• The foundation of Indian Democracy: role of political parties, 
  • The dialectic reorganization of states.
  1. Challenges to Indian Democracy: (1964 – 1977)
  • The role of the Syndicate. 
    • The appointment of Lal Bahadur Shastri in 1964 & Indira Gandhi in the year 1966 as prime minister.
    • Importance of election of 1967: the controversy in the Congress leading to its differences during 1969. 
  • Naxal Movement: Reasons for its rise; government directions towards it; causes for its rejection and impact in the 1970s. 
  • JP Movement (1974-75): Jai Prakash Narayan’s conflict with Mrs Gandhi 
  • Emergency (1975-76): reasons for conflict; main features of the rejection of democratic rights. A
  1. Changing face of the Indian Democracy:(1977– 1986) 
  • The Janata Government (1977 – 1979). Mending of Democracy and its formation, reasons for its downfall/programme and implementation.
  • Congress came to power: (1979 – 1986). 
    • (a) Punjab: separatist demands and the Center’s response.
    • (b) Demands in the North-East: 
      • Nagaland’s demand for autonomy and the Resolution: (1947-80)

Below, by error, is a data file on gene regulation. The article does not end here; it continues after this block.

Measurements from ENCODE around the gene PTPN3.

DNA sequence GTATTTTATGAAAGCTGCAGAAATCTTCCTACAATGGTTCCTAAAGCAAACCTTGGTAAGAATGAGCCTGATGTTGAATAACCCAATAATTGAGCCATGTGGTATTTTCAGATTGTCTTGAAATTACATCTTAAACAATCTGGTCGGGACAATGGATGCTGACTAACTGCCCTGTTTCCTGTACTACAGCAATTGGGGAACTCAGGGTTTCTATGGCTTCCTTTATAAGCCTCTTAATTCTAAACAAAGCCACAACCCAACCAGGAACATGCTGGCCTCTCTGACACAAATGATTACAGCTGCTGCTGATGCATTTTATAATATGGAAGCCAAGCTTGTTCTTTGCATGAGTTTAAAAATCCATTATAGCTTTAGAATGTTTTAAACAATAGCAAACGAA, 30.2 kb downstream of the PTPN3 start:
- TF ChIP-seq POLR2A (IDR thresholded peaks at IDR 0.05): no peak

• Assam’s agitation against foreigners and the Center’s response (1947-85)
      • Mizoram Movement (1959-1986) to be touched upon.
  1. India’s Foreign Policy
  • Non-Aligned Movement in the Cold War to be discussed. 
  • Pakistan (1948-49, 1965, 1971)
  • Indo-Pak wars: their causes and consequences are done separately.
  • Sino-Indian War Background: the Republic of China, Initial relations with the Peoples’.
  • Tibet issue: Dalai Lama in India and Chinese had a takeover.
  • Border issues. Sino-Indian War (1962): immediate consequences and causes.
  1. Movements for Women’s Rights

The importance Towards Equality Report (1974) concerning women’s issues. Progress in the anti-dowry Movement and struggle against domestic violence in the 1970s and 1980s

SECTION B: WORLD HISTORY

  1. World War II
  • Factors leading to the War
  • Anglo-French appeasement policies. 
  • The course of the War
  • Causes for the Axis power’s defeat.
  1. De-colonisation – in Africa (Ghana & Kenya) & Asia (China)
  • China: the establishment of the People’s Republic in 1949 and the civil War 
  • Ghana: Democracy, dictatorship and military government (1957-69). 
  • Kenya: conflict and independence (1947 – 1969)
  1. Cold War 1945-91 – its course, origin & causes.  
  • Origin of the Cold War & End of wartime unity;